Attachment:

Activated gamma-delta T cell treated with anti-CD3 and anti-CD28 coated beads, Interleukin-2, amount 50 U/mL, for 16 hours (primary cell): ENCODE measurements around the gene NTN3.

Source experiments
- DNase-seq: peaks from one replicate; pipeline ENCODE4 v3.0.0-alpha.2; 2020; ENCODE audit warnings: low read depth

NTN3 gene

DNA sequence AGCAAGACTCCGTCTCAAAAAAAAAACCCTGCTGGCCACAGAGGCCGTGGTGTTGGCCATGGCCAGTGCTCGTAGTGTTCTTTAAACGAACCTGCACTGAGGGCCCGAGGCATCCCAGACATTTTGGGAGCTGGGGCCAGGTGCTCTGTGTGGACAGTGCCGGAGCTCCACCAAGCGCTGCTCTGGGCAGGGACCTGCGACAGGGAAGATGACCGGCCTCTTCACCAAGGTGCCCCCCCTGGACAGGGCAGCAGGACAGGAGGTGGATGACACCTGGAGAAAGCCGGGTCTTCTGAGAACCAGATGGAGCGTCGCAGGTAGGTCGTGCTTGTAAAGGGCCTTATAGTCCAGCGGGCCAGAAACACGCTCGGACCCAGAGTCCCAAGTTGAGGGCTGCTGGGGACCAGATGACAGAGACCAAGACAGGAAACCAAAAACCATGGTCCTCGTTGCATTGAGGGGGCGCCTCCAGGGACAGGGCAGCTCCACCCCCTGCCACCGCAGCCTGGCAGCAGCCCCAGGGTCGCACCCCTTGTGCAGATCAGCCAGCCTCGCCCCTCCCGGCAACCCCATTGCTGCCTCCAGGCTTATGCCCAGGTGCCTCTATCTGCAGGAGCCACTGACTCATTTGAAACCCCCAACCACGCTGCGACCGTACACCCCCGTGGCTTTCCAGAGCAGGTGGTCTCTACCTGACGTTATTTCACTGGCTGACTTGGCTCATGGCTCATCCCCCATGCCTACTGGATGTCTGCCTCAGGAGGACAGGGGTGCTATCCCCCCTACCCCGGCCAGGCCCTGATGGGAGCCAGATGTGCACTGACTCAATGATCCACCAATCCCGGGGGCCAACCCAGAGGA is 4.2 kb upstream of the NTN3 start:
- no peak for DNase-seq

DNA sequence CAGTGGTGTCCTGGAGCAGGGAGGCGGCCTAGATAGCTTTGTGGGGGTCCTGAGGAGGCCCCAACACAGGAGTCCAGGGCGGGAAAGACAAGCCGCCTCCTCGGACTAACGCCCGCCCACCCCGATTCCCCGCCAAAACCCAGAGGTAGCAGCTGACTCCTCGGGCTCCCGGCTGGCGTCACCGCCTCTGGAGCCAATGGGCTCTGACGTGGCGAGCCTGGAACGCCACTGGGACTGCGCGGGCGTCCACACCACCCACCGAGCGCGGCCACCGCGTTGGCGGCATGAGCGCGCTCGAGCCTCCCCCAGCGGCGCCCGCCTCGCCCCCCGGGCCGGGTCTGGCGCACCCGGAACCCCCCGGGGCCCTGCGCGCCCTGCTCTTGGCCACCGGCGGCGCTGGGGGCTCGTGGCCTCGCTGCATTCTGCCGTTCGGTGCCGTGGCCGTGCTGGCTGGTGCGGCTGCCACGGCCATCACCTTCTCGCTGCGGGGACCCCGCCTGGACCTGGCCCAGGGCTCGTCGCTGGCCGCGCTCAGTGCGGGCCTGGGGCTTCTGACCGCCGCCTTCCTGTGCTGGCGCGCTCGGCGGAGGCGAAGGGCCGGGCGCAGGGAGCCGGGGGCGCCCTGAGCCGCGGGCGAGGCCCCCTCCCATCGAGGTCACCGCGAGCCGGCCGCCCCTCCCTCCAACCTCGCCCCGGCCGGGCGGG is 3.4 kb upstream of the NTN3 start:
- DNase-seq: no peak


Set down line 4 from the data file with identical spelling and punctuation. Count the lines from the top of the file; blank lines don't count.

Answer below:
NTN3 gene